Animal Cognition

, Volume 17, Issue 3, pp 503–515 | Cite as

Lemurs and macaques show similar numerical sensitivity

  • Sarah M. JonesEmail author
  • John Pearson
  • Nicholas K. DeWind
  • David Paulsen
  • Ana-Maria Tenekedjieva
  • Elizabeth M. BrannonEmail author
Original Paper


We investigated the precision of the approximate number system (ANS) in three lemur species (Lemur catta, Eulemur mongoz, and Eulemur macaco flavifrons), one Old World monkey species (Macaca mulatta) and humans (Homo sapiens). In Experiment 1, four individuals of each nonhuman primate species were trained to select the numerically larger of two visual arrays on a touchscreen. We estimated numerical acuity by modeling Weber fractions (w) and found quantitatively equivalent performance among all four nonhuman primate species. In Experiment 2, we tested adult humans in a similar procedure, and they outperformed the four nonhuman species but showed qualitatively similar performance. These results indicate that the ANS is conserved over the primate order.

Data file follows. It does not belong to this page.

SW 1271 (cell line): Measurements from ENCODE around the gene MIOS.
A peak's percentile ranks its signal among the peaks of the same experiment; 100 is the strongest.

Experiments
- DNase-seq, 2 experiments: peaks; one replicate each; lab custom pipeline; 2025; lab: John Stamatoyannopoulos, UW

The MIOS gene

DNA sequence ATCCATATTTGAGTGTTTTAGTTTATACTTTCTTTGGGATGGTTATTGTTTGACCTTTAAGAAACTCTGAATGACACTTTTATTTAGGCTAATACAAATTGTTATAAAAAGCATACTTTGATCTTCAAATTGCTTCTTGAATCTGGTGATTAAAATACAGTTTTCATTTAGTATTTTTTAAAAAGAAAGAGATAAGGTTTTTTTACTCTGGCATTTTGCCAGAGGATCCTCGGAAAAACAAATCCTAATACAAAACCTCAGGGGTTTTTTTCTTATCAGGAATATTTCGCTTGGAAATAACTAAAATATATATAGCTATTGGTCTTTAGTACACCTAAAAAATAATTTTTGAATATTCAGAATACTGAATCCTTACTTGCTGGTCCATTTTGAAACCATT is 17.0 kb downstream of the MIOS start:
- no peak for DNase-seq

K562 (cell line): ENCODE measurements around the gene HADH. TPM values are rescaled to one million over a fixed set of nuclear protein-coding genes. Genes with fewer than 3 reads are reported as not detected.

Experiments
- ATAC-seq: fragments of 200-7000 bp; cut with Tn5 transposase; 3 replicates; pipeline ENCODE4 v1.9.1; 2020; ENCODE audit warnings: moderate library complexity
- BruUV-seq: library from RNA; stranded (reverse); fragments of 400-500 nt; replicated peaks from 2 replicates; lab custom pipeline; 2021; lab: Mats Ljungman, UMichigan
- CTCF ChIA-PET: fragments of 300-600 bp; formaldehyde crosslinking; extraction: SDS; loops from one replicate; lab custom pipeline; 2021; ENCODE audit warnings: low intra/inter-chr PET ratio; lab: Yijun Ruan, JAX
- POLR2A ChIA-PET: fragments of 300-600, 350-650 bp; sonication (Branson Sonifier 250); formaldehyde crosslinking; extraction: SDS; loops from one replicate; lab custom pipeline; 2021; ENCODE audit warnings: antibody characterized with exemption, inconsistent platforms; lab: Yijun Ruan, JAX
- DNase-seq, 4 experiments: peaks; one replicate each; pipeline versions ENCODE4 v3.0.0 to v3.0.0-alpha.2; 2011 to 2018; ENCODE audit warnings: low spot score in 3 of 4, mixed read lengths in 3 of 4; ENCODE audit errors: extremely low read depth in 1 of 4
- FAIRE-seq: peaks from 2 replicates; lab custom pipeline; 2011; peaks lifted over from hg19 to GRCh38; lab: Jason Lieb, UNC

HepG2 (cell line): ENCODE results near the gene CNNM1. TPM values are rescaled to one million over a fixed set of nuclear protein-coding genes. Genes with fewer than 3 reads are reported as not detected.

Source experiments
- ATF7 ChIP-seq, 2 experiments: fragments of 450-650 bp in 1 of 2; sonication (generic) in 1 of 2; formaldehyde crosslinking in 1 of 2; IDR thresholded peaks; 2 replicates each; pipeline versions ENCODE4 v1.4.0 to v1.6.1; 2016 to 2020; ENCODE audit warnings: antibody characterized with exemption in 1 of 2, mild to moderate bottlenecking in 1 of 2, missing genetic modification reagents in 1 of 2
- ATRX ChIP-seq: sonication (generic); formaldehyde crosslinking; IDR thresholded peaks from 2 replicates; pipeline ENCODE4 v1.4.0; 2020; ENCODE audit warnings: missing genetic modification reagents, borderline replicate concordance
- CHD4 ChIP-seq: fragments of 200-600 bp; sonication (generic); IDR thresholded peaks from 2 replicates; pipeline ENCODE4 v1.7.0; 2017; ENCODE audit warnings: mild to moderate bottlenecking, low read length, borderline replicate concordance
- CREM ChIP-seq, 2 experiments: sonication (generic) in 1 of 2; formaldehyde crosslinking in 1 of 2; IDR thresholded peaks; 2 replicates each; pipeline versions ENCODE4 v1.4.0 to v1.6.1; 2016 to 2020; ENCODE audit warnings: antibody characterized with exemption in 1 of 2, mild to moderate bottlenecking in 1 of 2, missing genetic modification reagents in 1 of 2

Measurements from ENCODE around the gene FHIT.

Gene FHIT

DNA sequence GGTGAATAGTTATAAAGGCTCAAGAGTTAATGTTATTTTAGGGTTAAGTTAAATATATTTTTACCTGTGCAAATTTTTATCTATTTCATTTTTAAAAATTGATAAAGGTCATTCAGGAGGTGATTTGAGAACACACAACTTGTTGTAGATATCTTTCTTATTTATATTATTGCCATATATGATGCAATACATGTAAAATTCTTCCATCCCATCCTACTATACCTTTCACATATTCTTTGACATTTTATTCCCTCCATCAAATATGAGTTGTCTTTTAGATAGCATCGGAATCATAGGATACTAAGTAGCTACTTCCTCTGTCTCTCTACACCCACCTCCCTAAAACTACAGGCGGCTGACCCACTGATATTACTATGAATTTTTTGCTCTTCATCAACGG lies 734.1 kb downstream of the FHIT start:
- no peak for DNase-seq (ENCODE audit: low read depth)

Nonhuman primates Numerical cognition Comparative psychology Number discrimination Weber fraction Prosimians 



We thank the Duke Lemur Center, Monica Carlson, and the many research assistants who assisted with this research. We thank members of the Brannon laboratory for their helpful discussion of these data. This work was supported by a National Science Foundation CAREER award (No. 0448250) to Elizabeth M. Brannon.

Conflict of interest

The authors declare that they have no conflict of interest.

Ethical standards

The experiments reported here comply with the current laws of the United States of America.

Supplementary material

10071_2013_682_MOESM1_ESM.pdf (215 kb)
Supplementary material 1 (PDF 214 kb)


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Copyright information

© Springer-Verlag Berlin Heidelberg 2013

Authors and Affiliations

  • Sarah M. Jones
    • 1
    • 5
    Email author
  • John Pearson
    • 2
    • 3
    • 4
  • Nicholas K. DeWind
    • 2
    • 3
  • David Paulsen
    • 1
  • Ana-Maria Tenekedjieva
    • 2
  • Elizabeth M. Brannon
    • 1
    • 2
    Email author
  1. 1.Department of Psychology and NeuroscienceDuke UniversityDurhamUSA
  2. 2.Center for Cognitive NeuroscienceDuke UniversityDurhamUSA
  3. 3.Department of NeurobiologyDuke University Medical CenterDurhamUSA
  4. 4.Division of NeurosurgeryDuke University Medical CenterDurhamUSA
  5. 5.Psychology DepartmentSt. Norbert CollegeDe PereUSA

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